Hat tip to Raven Crime Reads for recommending this unsettling but excellent book
There couldn’t be much worse than being the parent or sibling of a horrendous criminal…someone who has randomly shot multiple people for example. Except perhaps being the parent or sibling of a someone who isn’t that criminal…yet. Someone you know isn’t thinking or acting rationally but who is unable to accept the love or help you offer. WHEN TIME RUNS OUT is the compelling, sorrow-filled story of a deeply troubled young Finnish man, Aslak, and the family powerless to help him.
The book is not concerned with the facts of the mass shooting. We learn only the bare minimum about the mechanics of the incident, which takes place in Helsinki, and the victims of the crime. Instead the book focuses on the people at the centre of events. Part of the story is told from Aslak’s point of view so we learn his reasoning for his actions and something of the events of his life which might shed light on how his thinking developed. Interspersed with his view of the world are the perspectives of Laura, an environmental campaigner and Aslak’s mother, and his sister Aava, a doctor working in the most troubled communities on the planet at least in part because she has been unable to get through to her younger brother.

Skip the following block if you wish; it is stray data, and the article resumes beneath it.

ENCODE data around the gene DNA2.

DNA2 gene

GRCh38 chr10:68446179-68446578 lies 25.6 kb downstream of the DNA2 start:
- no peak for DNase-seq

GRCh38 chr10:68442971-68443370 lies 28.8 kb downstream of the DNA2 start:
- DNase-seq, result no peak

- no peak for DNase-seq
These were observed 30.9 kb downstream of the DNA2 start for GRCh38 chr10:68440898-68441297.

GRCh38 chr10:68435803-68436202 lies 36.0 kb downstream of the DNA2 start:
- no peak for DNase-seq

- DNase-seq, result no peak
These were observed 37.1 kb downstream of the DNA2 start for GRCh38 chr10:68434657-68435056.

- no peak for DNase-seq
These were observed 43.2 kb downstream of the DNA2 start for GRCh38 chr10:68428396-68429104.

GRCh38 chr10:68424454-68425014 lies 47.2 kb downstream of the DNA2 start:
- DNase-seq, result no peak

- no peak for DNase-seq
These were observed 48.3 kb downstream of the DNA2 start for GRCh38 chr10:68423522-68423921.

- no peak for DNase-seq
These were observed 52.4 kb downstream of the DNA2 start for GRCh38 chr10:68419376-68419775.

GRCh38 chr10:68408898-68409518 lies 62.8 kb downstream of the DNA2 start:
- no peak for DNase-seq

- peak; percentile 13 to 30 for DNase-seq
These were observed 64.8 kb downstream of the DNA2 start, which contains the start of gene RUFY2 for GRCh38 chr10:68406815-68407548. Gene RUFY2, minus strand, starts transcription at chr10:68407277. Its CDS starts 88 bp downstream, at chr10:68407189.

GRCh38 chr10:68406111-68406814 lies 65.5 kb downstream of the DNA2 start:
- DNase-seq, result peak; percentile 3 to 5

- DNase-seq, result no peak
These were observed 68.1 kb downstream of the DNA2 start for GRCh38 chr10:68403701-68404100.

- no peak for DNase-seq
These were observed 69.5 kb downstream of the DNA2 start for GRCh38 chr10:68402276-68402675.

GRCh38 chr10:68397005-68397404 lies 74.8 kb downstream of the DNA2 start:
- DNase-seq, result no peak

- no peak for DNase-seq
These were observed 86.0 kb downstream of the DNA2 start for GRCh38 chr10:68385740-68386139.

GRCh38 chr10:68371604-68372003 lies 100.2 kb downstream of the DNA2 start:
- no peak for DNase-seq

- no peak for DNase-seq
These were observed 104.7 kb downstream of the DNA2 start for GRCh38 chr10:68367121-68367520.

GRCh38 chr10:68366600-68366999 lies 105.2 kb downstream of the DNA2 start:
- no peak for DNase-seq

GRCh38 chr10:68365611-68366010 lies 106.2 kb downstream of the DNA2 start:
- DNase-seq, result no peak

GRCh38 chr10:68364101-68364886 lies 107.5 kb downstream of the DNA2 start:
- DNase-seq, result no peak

I was a little reluctant to try this book given most reviews make the inevitable comparison with Lionel Shriver’s WE NEED TO TALK ABOUT KEVIN but I am pleased to say WHEN TIME RUNS OUT is, at least in my eyes, a much better exploration of the difficult subject of irretrievably damaged human beings. Hirvonen, a journalist like Shriver, has created characters who are less sure of themselves, less able to label and classify the actions of their loved ones. They observe and struggle and flounder. As most of us would likely do when faced with the unthinkable. In the end I found each of them at least partly sympathetic…even Aslak. None of them are wholly likeable, but it is possible to feel for their pain and their inability to fix the unfixable.
There are some flaws, the book does get a bit didactic when espousing Aslak’s beliefs for example. But its sparseness, simplicity and authentic feel to its characters’ struggles make it very, very readable.
♦ ♦ ♦ ♦ ♦ ♦ ♦ ♦ ♦ ♦
Translator Hildi Hawkins
Publisher Manilla, 2017 (original edition 2015)
Length 290 pages
Book Series standalone
Source of review copy Borrowed from library